SC terms new M'rashtra law on dance bars regressive

SC terms new M'rashtra law on dance bars regressive

SC terms new M'rashtra law on dance bars regressive
The Supreme Court on Wednesday described the Maharashtra government’s new law directing installation of CCTV cameras and restraining from serving liquor at dance bars as “absurd” and “absolutely regressive”.

A bench of Justices Dipak Misra and C Nagappan allowed Mumbai’s three dance bars, granted licence, to start their operation and put the matter for final hearing on November 24 even as Maharashtra's counsel senior advocate Shekhar Naphade defended the new law, contending that the state was well within its right to regulate serving of liquor.He also submitted that the dance bars are public places which can be put under the surveillance.

“It is absolutely regressive going back by centuries. It is not theater but dance bars. We can permit it at entrance only,” the bench said, as senior advocate Jayant Bhushan, appearing for Indian Hotel and Restaurant Association, objected to the provision, claiming it would have a chilling effect, as the common people will not visit the dance bars.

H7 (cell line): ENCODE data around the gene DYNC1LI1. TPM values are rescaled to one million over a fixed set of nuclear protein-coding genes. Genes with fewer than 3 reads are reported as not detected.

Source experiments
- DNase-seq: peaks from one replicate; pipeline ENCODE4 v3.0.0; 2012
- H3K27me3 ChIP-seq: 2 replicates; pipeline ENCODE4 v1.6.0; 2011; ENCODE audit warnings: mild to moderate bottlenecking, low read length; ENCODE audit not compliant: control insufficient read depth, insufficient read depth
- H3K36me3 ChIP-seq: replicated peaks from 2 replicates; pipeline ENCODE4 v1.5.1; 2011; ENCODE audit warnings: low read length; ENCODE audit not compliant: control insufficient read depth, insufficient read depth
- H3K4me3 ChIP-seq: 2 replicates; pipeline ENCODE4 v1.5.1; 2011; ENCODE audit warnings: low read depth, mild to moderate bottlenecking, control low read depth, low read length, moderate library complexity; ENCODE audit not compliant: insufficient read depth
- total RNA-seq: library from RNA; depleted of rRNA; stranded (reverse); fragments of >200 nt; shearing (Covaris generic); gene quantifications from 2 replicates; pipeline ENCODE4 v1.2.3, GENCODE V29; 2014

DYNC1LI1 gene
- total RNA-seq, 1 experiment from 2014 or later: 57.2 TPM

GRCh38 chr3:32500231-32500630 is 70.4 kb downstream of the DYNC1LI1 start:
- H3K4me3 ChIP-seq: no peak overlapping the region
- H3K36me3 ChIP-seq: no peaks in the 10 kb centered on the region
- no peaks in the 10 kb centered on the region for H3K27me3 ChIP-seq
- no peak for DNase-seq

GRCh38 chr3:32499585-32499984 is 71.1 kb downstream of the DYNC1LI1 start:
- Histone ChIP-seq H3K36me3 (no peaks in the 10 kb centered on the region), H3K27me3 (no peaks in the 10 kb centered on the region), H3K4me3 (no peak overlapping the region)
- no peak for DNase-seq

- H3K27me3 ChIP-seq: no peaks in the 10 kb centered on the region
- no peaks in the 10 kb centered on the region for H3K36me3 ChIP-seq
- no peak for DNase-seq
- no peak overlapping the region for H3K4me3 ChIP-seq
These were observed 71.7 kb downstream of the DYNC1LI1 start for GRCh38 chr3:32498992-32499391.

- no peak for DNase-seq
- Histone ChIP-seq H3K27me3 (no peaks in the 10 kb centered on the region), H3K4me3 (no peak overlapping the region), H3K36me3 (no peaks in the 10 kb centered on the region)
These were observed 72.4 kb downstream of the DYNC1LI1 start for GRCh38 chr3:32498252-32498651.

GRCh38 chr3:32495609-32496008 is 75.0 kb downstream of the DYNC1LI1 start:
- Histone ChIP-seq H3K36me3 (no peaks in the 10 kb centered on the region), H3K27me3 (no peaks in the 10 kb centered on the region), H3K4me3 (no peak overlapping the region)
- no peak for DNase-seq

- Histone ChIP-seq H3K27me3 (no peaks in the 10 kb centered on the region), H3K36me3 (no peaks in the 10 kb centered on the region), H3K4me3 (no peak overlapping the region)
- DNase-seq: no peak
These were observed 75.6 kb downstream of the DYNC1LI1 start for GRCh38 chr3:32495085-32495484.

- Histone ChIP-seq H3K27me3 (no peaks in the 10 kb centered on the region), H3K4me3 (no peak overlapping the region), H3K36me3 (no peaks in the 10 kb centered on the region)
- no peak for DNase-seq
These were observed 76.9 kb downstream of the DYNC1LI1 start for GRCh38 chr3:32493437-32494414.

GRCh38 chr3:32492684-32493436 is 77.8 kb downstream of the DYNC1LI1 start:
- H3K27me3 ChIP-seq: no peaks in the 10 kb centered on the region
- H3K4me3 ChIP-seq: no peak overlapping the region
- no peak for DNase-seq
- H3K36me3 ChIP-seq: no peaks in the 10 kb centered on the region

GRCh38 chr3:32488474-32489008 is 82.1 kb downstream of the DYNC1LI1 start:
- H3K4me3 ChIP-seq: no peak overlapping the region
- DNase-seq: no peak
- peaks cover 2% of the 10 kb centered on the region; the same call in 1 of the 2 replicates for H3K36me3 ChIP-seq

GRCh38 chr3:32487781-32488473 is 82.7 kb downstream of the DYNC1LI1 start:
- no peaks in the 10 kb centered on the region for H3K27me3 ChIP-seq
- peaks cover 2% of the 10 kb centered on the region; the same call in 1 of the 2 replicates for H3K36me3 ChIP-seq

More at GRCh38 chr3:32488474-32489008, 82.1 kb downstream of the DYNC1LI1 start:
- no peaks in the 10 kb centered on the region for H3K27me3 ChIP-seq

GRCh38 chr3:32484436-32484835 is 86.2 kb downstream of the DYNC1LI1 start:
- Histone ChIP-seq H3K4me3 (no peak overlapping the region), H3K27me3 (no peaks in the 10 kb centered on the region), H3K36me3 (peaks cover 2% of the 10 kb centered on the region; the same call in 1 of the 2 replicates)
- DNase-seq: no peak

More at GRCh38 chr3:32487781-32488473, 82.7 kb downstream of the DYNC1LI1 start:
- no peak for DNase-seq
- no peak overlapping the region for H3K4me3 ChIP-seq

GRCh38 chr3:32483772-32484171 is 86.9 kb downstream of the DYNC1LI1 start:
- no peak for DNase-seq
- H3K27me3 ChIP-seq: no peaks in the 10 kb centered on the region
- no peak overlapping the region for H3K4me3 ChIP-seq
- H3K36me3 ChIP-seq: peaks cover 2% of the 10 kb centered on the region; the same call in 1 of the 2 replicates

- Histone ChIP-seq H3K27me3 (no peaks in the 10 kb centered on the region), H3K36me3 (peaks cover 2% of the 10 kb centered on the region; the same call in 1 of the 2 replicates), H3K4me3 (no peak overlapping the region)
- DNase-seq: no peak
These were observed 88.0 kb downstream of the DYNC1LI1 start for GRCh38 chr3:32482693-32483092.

Naphade again submitted that it was prerogative of the state to take measure as an essential ingredient of the police power. What we are saying is that the CCTV records can be maintained for 30 days, which the police can use if something goes wrong, he said.

He also countered Bhushan’s plea that the dance bars with valid licence were not allowed to serve liquor, making them like juice bars. “Can anybody say that he has a fundamental right to serve liquor,” Naphade asked.

The court, however, disagreed, saying, “It is a paradoxical situation that there is a bar, but no liquor is served. Why don't you bring out a law to prohibit liquor in the state? By putting conditions, you have taken out the effect of the judgement (in 2013, SC allowed dance bars), which is violative of Article 19(1)(G).”
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